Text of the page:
“He was an OT 5, but I handed him the document anyway. He smirked. ‘This isn’t real,’ he said. ‘It was created by the Whitfields.’ They were our targets at the time. He was just fucking with me,” Oliver says.
In other words, the programs chief blamed a defector, Hana Whitfield, for creating a fake Hubbard document to slander the church. But Oliver didn’t buy that explanation.
(We’ve sent multiple messages to Hana Whitfield to see if she has a comment, but she hasn’t got back to us. We’d still like to talk to her if someone could point out that we’re trying to reach her.)
“I think that document was something Hubbard wrote and it was PR-unfriendly. So they came back later with an excuse,” Oliver says.
We asked University of Alberta professor Stephen Kent about the document, and he pointed out that what Hubbard said about Jesus might not really be all that controversial…
Unlike just about everyone else, I never got bent out of shape over the statement that Jesus was “a lover of young boys and men” because of the neglected passage in the oldest (and least embellished) of the Gospels: Mark 14:51. Jesus has left his disciples in the lower part of Gethsemane, and they fell asleep. Soon afterward, Judas came with a crowd to take Jesus away, “And a young man followed him [i.e., Jesus], with nothing but a linen cloth about his body; and they seized him but he left the linen cloth and ran away naked.” Scholars do not know who this boy was.
The passage exists only in Mark, and nothing else in the New Testament or even the Hebrew Bible (as I understand the scholarship) provides any basis for comparison. I do believe, too, that a subculture of young male (pre-body hair) prostitution existed in the Greco-Roman world.
Several decades ago, the biblical scholar, Morton Smith, claimed that, while separating sheets of paper covering ancient books in a Middle Eastern monastery, he found a letter from a Church Father claiming that Jesus likely was initiating the youth into esoteric Christianity — a claim in line with Gnosticism. Years afterward, another scholar alleged fraud on Smith’s part. In any case, no one knows what the passage means.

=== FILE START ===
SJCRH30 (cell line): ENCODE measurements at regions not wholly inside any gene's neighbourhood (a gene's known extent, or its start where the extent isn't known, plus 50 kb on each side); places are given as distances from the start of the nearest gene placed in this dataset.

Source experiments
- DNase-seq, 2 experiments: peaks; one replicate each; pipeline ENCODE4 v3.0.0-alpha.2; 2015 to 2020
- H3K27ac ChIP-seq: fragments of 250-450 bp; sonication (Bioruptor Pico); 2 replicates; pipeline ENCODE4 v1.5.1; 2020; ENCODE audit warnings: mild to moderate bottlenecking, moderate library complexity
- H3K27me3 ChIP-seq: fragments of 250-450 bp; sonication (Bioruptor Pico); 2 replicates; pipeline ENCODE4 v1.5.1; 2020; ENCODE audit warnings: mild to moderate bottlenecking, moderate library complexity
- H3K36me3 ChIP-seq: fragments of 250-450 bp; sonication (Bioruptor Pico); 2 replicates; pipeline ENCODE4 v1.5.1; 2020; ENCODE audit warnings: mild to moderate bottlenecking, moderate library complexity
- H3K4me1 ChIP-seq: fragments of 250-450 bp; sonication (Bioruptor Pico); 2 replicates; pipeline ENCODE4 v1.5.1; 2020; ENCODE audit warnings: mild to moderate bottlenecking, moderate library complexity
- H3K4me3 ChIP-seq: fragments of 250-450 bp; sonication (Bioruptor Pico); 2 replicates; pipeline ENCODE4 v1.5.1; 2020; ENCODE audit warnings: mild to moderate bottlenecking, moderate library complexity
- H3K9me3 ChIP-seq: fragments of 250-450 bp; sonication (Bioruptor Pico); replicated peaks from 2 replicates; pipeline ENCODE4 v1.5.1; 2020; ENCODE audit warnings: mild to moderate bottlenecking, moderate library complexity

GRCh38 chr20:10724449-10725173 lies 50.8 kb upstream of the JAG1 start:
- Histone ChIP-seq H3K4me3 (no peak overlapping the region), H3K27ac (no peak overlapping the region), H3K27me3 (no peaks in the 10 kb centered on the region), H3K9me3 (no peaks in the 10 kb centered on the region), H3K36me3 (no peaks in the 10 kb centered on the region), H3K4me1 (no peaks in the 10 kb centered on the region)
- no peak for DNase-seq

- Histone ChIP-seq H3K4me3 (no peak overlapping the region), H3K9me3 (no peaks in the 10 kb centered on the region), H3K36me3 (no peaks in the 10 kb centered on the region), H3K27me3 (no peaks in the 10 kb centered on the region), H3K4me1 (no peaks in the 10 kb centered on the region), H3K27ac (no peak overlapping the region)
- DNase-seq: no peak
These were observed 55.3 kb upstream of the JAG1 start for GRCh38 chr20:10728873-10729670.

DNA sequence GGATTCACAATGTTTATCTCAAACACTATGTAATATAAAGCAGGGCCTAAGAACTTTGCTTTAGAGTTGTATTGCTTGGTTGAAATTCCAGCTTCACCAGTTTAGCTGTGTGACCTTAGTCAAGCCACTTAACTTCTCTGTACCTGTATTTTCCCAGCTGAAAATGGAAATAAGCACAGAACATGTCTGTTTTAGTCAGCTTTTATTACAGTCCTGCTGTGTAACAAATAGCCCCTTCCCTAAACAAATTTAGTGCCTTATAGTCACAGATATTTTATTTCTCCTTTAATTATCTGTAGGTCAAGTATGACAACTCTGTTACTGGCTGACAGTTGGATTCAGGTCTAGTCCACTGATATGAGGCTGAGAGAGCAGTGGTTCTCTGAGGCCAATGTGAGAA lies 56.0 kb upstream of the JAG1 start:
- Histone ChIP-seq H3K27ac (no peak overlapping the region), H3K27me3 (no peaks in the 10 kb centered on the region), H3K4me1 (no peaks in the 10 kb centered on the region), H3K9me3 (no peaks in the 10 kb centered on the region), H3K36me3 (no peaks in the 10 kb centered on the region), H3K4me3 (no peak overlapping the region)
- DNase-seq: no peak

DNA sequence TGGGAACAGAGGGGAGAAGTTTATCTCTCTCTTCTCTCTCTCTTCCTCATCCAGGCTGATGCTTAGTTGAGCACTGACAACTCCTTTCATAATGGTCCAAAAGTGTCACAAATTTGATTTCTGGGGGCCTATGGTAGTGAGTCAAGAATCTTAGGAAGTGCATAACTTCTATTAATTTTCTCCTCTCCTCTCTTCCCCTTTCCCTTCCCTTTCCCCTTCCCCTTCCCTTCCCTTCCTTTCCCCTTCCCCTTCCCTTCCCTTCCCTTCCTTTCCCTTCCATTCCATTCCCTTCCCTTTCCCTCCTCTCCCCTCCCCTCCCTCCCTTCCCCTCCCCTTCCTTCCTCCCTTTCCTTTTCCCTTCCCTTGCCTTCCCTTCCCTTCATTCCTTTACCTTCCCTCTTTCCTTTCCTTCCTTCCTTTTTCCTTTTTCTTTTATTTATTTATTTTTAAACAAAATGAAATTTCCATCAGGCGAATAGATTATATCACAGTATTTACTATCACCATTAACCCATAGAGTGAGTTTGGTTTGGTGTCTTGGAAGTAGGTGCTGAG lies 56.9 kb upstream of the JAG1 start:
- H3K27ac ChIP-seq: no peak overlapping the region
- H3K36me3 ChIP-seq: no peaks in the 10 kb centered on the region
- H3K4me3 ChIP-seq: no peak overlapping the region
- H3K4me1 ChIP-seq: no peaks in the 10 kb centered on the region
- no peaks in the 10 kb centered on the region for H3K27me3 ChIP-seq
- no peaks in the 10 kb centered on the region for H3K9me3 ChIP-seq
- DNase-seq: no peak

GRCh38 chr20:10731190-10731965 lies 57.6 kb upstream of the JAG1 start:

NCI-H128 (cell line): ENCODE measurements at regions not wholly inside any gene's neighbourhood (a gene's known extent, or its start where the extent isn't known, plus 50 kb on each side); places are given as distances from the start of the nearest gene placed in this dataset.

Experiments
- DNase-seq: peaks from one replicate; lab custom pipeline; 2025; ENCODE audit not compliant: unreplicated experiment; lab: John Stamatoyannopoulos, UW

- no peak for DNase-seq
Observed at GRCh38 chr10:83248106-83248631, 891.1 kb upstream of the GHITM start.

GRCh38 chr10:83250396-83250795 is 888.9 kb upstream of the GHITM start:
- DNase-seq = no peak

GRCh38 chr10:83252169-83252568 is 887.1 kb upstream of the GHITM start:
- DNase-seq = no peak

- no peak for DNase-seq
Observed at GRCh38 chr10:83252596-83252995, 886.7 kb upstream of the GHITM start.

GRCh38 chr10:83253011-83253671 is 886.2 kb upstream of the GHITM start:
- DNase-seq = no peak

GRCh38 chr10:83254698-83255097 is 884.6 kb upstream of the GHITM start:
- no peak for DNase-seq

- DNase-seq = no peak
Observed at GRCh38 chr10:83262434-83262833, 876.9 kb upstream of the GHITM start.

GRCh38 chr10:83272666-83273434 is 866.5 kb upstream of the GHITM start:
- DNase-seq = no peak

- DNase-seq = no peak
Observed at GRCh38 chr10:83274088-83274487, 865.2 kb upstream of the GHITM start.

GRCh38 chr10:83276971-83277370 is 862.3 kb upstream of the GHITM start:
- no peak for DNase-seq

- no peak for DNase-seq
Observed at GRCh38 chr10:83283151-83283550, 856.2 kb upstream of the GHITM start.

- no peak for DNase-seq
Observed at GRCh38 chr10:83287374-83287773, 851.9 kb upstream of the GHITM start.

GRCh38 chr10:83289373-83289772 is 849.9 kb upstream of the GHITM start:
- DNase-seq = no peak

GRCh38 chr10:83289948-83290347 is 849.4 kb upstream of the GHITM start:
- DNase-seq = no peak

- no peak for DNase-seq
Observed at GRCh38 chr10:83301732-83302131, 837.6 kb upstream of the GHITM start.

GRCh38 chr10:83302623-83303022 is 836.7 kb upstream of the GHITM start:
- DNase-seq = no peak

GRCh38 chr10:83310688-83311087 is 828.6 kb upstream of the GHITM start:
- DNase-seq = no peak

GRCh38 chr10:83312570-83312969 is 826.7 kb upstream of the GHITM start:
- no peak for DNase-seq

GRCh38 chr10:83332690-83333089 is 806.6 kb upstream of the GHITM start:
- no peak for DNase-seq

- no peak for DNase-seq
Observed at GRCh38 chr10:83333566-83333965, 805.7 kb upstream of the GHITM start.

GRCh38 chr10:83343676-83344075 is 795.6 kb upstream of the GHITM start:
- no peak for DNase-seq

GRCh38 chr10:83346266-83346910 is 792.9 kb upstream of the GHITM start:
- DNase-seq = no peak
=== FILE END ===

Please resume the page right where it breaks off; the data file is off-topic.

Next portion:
If the words about Jesus have attracted the most attention, Hubbard’s other statements about his own fate are also fascinating. Near the end, he writes…
I will soon leave this world only to return and complete my mission with another identity. Although I long to stretch my arms back in repose on some distant star in some distant galaxy, it appears that, that is one dream that will have to wait…I will return not as a religious leader but a political one. That happens to be the requisite beingness for the task at hand. I will not be known to most of you, my activities misunderstood by many, yet along with your constant effort in the theta band I will effectively postpone and then halt a series of events designed to make happy slaves of us all. So there you have it …. The secret that I have kept close to my chest all these years. Now you too are part of this secret and I no longer have to shoulder the burden alone or live with the possibility of body death before all the data could be released.
The briefing ends with some typical Hubbard bravado. Years earlier he had claimed that he’d almost died learning the secrets of OT 3, which were protected in such a way that anyone trying to learn them without the proper preparation might catch pneumonia and die. And now, the secrets of OT 8 also appeared to be booby-trapped, except that those “who happened to stumble into this area in their sleep or in moments of reverie…[experience] an hitherto mysterious phenomenon known as ‘spontaneous combustion’.”
Well, so far we haven’t burned up after reading about OT 8 without being members of Scientology. But after talking with George White and Frank Oliver and the others, we’re feeling much more confident that L. Ron Hubbard did pen the original “Antichrist” version of OT 8.
It’s actually one of Hubbard’s most creative pieces of writing. It’s a shame the church disowned it.
Posted by Tony Ortega on June 24, 2014 at 07:00
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Learn about Scientology with our numerous series with experts…
UP THE BRIDGE (Claire Headley and Bruce Hines train us as Scientologists) 1, 2, 3, 4, 5, 6, 7, 8, 9, 10, 11, 12, 13, 14, 15, 16, 17, 18, 19, 20, 21, 22, 23, 24, 25, 26, 27, 28, 29, 30, 31, 32, 33, 34, 35, 36, 37, 38, 39, 40, 41, 42, 43, 44, 45, 46, 47
SCIENTOLOGY MYTHBUSTING (Historian Jon Atack discusses key Scientology concepts) 1, 2, 3, 4, 5, 6, 7, 8, 9, 10, 11, 12, 13, 14, 15, 16, 17, 18, 19, 20, 21, 22, 23, 24, 25, 26, 27, 28, 29, 30, 31, 32, 33, 34, 35, 36, 37, 38, 39, 40, 41, 42, 43